Coastal tourism, market segmentation and contested landscapes

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Governments are increasingly adopting Blue Growth strategies as a means of promoting economic development. Although Blue Growth offers development opportunities, from a local perspective it is often concentrated in inaccessible sectors or has negative impacts on coastal communities and landscapes. We argue that to be of use to local communities, tourist experiences of coastal landscapes need to be understood from a community-led, rather than market-led, perspective. Tourist market segmentation can help reveal such experiences but has predominately been used in a narrow, econometric way by the tourism industry, market researchers and policymakers. These approaches often fail to capture the innate experiential nature of coastal tourism and often result in the production of coastal tourism that is unsympathetic to community landscape perspectives and values. To address this gap, this paper adopts an experiential tourist segmentation approach based on community experiences of coastal landscapes. Applied to data collected from a tourist survey on the west coast of Ireland, we identify five landscape experiences: well-being experiences; conscientious travel experiences; nature experiences; coastal change experiences; and cultural experiences. Based on these experiences, four alternative tourist segments were identified, with significant alignment to communities around sustainable, ethical and locally sensitised forms of tourism, as follows: Blue Health Seekers; Nature Escapers; Pristine Seekers; and Heritage Explorers. The paper concludes by arguing that adopting more experiential and dialogical approaches to market segmentation will identify tourist and communities’ perspectives in ways that are compatible and will reveal opportunities for more inclusive and locally accessible forms of Blue Growth.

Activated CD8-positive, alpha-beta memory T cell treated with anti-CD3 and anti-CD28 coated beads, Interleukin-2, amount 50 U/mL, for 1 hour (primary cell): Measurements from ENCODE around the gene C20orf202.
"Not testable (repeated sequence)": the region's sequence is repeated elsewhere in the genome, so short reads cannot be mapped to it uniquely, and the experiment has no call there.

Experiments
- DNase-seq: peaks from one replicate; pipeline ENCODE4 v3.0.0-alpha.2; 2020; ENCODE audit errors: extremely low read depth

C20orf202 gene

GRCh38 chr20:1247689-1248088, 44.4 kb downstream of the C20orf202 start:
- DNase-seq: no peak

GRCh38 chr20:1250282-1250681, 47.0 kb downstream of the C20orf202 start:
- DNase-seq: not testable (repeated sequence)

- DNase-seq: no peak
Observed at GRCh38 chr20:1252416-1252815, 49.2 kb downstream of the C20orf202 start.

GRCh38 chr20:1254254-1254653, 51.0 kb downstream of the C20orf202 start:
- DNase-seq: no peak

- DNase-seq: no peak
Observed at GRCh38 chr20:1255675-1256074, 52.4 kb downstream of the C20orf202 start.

Original languageEnglish
Article number104189
JournalMarine Policy
Early online date12 Sep 2020
Publication statusPublished - Nov 2020


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